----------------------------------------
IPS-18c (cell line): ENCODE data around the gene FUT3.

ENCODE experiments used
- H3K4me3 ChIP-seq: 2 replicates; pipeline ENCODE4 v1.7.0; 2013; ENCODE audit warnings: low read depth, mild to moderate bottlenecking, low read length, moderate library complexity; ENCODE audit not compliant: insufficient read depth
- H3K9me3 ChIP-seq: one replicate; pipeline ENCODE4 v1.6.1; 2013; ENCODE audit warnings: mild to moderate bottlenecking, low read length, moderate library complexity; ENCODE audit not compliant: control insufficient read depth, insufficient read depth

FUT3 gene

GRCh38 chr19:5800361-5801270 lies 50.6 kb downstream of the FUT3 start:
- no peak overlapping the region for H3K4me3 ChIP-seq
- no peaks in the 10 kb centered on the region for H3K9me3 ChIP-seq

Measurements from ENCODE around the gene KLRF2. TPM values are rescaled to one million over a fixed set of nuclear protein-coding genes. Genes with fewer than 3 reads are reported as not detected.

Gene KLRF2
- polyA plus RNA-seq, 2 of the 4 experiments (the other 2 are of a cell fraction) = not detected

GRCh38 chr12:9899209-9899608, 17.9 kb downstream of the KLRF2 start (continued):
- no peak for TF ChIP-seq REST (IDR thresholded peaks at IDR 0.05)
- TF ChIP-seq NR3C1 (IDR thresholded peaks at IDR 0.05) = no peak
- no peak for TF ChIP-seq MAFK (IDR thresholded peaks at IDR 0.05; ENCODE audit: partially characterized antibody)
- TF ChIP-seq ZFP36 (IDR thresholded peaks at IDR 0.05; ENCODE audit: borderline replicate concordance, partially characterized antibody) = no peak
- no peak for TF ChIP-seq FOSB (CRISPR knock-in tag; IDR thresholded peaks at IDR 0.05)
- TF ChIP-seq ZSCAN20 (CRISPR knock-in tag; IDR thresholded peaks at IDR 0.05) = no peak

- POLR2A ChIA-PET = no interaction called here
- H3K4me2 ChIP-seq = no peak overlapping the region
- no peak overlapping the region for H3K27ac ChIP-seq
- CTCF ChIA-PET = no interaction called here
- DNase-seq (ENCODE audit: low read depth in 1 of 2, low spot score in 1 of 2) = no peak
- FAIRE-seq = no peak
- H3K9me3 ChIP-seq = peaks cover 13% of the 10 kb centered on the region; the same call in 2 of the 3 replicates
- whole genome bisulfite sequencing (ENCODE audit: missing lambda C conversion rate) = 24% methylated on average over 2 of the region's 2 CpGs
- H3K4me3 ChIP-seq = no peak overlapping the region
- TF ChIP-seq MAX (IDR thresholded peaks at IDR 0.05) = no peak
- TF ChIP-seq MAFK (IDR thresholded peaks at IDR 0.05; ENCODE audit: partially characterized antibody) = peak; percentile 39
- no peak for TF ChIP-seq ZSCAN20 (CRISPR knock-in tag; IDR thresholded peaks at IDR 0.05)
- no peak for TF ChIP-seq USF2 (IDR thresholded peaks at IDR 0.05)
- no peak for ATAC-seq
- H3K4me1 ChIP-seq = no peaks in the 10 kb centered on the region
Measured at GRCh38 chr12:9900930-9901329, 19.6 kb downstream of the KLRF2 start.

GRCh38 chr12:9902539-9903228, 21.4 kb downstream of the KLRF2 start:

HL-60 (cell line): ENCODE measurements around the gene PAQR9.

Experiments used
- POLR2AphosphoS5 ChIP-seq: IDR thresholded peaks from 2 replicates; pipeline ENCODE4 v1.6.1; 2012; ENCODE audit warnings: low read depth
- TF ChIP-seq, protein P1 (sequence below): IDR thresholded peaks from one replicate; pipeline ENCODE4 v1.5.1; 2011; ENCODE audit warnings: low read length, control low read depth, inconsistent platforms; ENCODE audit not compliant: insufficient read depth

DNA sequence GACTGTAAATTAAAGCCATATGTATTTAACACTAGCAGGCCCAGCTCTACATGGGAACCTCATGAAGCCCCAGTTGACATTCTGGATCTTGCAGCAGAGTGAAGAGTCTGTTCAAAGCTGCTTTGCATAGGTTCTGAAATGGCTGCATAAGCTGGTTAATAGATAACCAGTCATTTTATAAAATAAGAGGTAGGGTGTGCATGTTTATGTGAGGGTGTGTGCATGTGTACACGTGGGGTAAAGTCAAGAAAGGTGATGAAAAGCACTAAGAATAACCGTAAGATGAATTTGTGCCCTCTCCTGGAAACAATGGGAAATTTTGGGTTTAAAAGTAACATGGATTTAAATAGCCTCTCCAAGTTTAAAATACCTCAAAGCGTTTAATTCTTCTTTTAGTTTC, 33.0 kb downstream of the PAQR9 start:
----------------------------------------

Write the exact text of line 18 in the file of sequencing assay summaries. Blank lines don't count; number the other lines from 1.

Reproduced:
- TF ChIP-seq ZSCAN20 (CRISPR knock-in tag; IDR thresholded peaks at IDR 0.05) = no peak